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Establishment and Assessment of Walleye Fisheries   

Walleye are one of the most popular gamefish in North America. They grow to a large size, can be caught throughout the year using a variety of techniques, and are known for their exquisite flavor. Walleye are also efficient pelagic predators that play an important role in enhancing balanced fish populations and quality fisheries. The Inland Fisheries Division began stocking fingerling walleyes into a few lakes in 1993 to diversify the State's recreational fisheries. These lakes were selected because they were best suited for walleye, have marginal trout habitat and abundant forage fish populations. In these waters walleyes will create additional fisheries for large open-water gamefish. In addition, a lack of large predatory fishes has been identified as a problem resulting in imbalanced fish populations in many Connecticut lakes.

As part of DEEP Inland Fisheries Research and Mangement Grant (F-57-R), quality walleye fisheries were established in Gardner Lake, Salem and Squantz Pond, New Fairfield. Due to the popularity of the program, two water companies initiated stocking walleye into Lake Saltonstall, Branford and Saugatuck Reservoir, Weston. Also, in 2001, Connecticut expanded the walleye program to include the following lakes: Batterson Park Pond, Farmington; Beach Pond, Voluntown; Coventry Lake, Coventry and Mashapaug Lake, Union. More recently walleye fingerlings were stocked into Lake Zoar, Monroe-Oxford (2011) and Mt Tom Pond, Litchfield; Cedar Lake, Chester and West Thompson Reservoir, West Thompson (2012).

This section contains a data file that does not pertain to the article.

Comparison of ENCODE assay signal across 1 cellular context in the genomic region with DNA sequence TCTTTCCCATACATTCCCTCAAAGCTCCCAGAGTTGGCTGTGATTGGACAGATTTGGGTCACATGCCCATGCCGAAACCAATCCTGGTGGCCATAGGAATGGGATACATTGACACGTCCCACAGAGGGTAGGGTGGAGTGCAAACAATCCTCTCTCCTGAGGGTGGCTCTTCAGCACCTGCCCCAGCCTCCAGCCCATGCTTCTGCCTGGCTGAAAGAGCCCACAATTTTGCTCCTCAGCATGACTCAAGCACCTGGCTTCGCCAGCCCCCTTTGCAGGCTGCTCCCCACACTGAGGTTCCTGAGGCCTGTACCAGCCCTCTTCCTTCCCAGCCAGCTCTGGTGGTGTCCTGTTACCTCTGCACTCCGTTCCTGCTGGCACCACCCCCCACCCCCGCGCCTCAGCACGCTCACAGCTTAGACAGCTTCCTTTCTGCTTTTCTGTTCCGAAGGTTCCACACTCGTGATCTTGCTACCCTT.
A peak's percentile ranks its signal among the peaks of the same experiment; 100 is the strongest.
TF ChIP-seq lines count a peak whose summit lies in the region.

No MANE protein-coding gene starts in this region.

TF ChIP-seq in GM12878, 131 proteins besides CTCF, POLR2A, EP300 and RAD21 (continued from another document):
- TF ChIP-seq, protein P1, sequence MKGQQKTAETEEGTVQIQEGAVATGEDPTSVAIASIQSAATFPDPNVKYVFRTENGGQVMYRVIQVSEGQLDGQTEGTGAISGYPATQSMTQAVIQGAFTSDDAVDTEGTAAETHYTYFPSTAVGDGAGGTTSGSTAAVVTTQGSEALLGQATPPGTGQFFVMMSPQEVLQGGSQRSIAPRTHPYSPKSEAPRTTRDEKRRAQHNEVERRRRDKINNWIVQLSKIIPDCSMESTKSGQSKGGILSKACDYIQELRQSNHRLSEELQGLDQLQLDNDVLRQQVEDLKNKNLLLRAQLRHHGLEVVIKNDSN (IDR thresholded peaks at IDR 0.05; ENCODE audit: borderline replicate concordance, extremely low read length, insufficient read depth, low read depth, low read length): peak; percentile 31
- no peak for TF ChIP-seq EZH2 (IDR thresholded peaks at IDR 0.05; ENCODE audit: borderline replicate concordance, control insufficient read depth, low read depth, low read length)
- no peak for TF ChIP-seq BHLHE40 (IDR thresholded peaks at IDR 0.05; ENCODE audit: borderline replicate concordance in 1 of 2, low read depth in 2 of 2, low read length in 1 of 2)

Walleye populations in these lakes are completely supported by annual fall stockings of 4 to 6-inch fingerlings purchased from a commercial supplier located in the mid-west.  Currently the state stocks more than 33,000 fingerlings into 10 public lakes. An additional 10,000 fingerlings are stocked by South Central Regional Water Authority (Lake Saltonstall) and Aquarion Water Company (Saugatuck Reservoir) into their lakes that allow fishing through permit access.  Statewide walleye regulations in Connecticut are an 18-inch minimum size limit and a 2-fish creel limit. Trophy fish awards of walleye catches greater than 23 inches (released) or greater than 6 pounds (kept) have been awarded to anglers from every lake stocked with walleye (since 2001). Most trophy fish awards have come from Lake Saltonstall and Squantz Pond. Check out the link on our Facebook page to see how the Inland Fisheries Division uses electrofishing techniques to sample walleye populations. Inland Fisheries Division is continually exploring new options to increase the effectiveness and efficiency of this program with a priority to assess angler harvest rates to ensure that current walleye regulations are adequate to sustain quality fishing. Please visit one of our walleye lakes and get in on the fast action and excellent table fare that these fish provide!

Where Can I Catch a Connecticut Walleye? (Brochure)

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This Fisheries Research and Management Project is funded by your purchase of fishing equipment and motor boat fuels.


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Content last updated May 2016